Australian accord’s challenge: boost enrolments in sceptical era

Once-in-a-generation review aims to massify a massified system, just as students question the cost-benefit equation

July 24, 2023
The annual Pier to Pub open water swimming race in Lorne. Victoria  Australia to illustrate Australian accord’s challenge: boost enrolments in sceptical era
Source: Alamy

Australia’s Universities Accord review panel has the daunting task of steering more people than ever into higher study, at a point in history when increasing numbers seem disinclined to go.

The panel, which released its interim report on 19 July, says the country needs to double domestic higher education enrolments by 2050. This will arm the workforce with the necessary attributes for an era when nine in 10 new jobs require post-school qualifications and half require degrees.

La Trobe University vice-chancellor John Dewar spelled out the challenge when he addressed the HEDx conference the day after the report’s release. The higher education sector, which had undergone “massive growth” since the reforms under then education minister John Dawkins in 1989, now faced demands to double again, he said. “Let that sink in,” Professor Dewar added. “Don’t underestimate the scale.”

Campus resource: Scaling success – how to retain the student experience when going for growth

Professor Dewar’s successor, Theo Farrell, who takes over La Trobe’s leadership next February, said universities must reskill the workforce to resuscitate flatlining productivity by harnessing artificial intelligence. He said AI would transform the world as profoundly as the Industrial Revolution, and far more quickly.

“It’s a great opportunity to get productivity back in our economy,” Professor Farrell told a UNSW Sydney forum. “But…it’s going to displace a lot of activities and jobs. If we don’t do it right, we risk increasing inequality in our society.”

The mission to expand has been set at a time when domestic enrolments are falling. Many universities are “below cap” – meaning that they have fewer students than they are funded for – leading to a collective sigh of relief when the government decided to guarantee universities’ teaching grants for another two years, on the accord panel’s recommendation.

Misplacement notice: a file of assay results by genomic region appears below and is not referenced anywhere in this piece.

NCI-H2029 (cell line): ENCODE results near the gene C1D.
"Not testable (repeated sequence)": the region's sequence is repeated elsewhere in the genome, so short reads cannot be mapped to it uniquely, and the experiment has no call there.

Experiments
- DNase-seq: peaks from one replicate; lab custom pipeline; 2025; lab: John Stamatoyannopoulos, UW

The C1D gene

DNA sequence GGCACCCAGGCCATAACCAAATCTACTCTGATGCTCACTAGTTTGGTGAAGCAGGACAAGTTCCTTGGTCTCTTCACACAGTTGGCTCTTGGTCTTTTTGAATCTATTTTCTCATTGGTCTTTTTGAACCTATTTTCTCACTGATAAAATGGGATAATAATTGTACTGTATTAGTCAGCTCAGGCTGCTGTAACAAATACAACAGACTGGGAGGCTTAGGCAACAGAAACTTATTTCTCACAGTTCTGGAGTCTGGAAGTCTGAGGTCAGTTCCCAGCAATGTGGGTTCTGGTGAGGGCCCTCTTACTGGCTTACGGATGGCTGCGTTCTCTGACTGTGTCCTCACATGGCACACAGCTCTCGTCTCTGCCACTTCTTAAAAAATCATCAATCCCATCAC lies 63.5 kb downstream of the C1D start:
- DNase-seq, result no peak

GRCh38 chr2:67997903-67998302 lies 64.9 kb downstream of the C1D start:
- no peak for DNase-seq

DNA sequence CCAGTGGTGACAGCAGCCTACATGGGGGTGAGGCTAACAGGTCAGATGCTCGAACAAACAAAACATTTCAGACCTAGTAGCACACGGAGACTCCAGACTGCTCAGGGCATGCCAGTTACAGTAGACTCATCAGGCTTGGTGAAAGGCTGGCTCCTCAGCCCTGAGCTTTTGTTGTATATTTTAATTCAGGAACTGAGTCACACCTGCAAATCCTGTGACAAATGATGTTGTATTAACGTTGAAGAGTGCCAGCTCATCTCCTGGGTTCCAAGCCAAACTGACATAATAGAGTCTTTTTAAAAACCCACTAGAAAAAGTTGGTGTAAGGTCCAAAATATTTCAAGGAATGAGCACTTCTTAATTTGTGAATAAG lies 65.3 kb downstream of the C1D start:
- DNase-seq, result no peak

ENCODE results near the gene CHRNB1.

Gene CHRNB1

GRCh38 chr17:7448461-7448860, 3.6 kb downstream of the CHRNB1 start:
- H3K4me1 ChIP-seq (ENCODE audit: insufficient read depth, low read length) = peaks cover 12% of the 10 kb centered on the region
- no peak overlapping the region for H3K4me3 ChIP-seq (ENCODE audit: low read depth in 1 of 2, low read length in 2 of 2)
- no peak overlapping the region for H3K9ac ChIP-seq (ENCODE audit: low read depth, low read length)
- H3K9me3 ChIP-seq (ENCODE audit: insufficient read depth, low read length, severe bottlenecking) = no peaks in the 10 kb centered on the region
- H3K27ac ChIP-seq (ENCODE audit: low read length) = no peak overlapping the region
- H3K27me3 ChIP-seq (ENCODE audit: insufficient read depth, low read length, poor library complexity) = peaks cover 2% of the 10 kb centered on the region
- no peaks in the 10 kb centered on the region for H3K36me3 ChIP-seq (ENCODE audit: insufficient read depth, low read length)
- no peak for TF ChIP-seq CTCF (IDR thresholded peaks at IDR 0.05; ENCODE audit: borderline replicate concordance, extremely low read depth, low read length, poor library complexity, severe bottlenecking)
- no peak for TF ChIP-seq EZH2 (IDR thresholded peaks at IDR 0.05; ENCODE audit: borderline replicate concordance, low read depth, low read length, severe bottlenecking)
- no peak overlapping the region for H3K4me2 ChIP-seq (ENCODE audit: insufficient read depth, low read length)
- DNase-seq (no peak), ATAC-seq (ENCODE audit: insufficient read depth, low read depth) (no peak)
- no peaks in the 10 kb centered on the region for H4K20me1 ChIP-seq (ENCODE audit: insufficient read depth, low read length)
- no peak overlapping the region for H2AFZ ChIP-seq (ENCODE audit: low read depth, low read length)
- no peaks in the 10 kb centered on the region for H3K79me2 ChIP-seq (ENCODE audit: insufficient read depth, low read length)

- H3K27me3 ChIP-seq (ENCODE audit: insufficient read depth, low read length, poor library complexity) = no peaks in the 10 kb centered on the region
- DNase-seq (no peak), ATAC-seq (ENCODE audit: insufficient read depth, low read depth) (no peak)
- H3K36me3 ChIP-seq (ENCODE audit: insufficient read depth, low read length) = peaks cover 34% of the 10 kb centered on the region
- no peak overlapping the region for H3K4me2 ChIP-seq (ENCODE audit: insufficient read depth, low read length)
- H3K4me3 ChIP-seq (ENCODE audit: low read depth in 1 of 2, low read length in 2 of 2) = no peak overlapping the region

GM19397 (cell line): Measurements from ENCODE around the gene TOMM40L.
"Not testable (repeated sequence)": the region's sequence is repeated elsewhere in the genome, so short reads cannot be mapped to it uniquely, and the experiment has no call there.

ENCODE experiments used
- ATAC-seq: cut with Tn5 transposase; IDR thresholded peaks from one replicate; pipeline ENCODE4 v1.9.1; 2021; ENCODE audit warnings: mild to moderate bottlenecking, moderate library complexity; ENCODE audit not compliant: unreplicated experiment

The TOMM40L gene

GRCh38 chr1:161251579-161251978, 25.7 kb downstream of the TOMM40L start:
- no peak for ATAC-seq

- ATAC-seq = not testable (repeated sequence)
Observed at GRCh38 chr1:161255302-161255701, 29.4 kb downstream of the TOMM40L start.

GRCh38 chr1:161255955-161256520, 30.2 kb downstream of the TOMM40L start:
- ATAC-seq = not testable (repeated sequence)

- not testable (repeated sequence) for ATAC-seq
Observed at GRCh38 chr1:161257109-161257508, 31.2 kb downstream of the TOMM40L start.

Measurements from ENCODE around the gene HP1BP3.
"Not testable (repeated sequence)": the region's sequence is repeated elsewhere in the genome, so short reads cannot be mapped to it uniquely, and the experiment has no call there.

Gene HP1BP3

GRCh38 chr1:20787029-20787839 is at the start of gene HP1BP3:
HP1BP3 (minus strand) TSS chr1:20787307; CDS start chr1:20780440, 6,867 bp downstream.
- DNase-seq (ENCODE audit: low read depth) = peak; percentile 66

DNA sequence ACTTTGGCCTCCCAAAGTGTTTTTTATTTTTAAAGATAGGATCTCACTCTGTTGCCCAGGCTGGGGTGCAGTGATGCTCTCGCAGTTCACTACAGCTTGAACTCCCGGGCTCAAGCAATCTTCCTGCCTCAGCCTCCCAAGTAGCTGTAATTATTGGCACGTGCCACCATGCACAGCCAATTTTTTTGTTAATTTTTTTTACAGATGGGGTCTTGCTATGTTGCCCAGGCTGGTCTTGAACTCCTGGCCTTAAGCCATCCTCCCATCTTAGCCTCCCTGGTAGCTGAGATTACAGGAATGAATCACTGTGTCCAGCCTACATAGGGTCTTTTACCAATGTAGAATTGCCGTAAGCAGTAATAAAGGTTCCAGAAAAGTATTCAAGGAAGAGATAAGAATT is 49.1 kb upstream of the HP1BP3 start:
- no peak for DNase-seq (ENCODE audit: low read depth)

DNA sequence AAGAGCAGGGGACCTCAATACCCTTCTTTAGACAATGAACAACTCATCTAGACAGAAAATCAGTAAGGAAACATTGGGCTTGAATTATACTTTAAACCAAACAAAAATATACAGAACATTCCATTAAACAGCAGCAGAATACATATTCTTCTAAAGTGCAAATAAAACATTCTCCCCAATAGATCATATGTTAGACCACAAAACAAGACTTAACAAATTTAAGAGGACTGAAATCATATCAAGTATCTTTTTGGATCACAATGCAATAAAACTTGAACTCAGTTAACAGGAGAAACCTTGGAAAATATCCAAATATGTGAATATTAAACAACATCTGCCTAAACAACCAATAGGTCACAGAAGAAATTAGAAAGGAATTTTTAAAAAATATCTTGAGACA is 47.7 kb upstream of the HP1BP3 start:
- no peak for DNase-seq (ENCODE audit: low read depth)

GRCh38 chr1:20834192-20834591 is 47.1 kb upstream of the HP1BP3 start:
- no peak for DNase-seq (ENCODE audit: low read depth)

Observers blame a cocktail of temporary factors – a hot job market, high living costs, a Covid hangover – for the indifference to university’s charms. Some suspect the disenchantment runs deeper.

Australian National University policy expert Andrew Norton said the proportion of school-leavers applying to enter university had been falling since 2014, coinciding with “the worst-ever graduate employment outcomes”. He told the UNSW forum that the decline appeared concentrated in arts and business degrees – courses often favoured by people without clear career plans.

The interim report warns that Australia’s attainment levels could “falter and even fall” over the next decade, with early signs that this is already happening. It says degree completions hit a seven-year low in 2021 and will probably fall further, with unpublished data confirming that higher education demand has declined.

If young adults are starting to question the benefits, they are also questioning the costs. When the education minister, Jason Clare, launched the report at the National Press Club, he was asked why the government had not intervened to stop “the highest-ever level of indexation” being applied to student debts, potentially adding years to repayment times: “Why should people study at university if it seems like they’ll be left behind when they graduate?”